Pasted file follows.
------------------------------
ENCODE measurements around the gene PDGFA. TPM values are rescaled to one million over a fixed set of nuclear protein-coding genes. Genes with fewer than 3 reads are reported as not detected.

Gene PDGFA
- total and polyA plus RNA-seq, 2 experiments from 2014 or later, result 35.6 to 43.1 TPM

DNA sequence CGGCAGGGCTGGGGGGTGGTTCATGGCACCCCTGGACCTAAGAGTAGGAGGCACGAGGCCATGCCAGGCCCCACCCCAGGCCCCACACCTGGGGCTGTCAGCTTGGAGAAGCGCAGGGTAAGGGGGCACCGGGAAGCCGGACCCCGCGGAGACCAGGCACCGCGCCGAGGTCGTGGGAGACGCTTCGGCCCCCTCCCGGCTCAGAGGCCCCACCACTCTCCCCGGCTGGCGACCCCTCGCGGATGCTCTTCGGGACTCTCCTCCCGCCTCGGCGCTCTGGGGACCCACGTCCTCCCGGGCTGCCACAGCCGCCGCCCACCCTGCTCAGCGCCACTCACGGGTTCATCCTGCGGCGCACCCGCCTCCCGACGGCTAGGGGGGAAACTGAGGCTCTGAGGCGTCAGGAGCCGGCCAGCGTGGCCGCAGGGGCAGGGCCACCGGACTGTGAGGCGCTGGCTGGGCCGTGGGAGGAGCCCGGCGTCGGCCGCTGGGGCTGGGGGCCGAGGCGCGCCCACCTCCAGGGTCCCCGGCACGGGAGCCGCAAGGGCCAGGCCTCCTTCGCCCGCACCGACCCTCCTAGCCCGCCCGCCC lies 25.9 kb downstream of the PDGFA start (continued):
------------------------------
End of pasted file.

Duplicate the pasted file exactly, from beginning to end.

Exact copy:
ENCODE measurements around the gene PDGFA. TPM values are rescaled to one million over a fixed set of nuclear protein-coding genes. Genes with fewer than 3 reads are reported as not detected.

Gene PDGFA
- total and polyA plus RNA-seq, 2 experiments from 2014 or later, result 35.6 to 43.1 TPM

DNA sequence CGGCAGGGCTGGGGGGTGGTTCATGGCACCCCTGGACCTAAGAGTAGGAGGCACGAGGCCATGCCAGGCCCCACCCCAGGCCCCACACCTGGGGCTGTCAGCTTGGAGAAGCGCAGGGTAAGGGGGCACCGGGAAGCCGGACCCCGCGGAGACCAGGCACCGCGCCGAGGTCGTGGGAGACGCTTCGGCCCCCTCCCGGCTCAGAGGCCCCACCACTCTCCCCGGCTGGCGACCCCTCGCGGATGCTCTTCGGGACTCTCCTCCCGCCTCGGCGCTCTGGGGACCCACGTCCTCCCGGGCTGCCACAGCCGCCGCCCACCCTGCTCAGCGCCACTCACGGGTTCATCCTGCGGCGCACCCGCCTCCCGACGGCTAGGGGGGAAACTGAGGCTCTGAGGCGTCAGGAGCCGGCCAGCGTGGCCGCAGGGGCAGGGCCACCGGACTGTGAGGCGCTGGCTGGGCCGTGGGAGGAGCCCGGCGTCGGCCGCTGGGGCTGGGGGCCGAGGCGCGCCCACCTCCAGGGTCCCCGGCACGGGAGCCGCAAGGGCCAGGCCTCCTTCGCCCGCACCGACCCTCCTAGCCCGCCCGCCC lies 25.9 kb downstream of the PDGFA start (continued):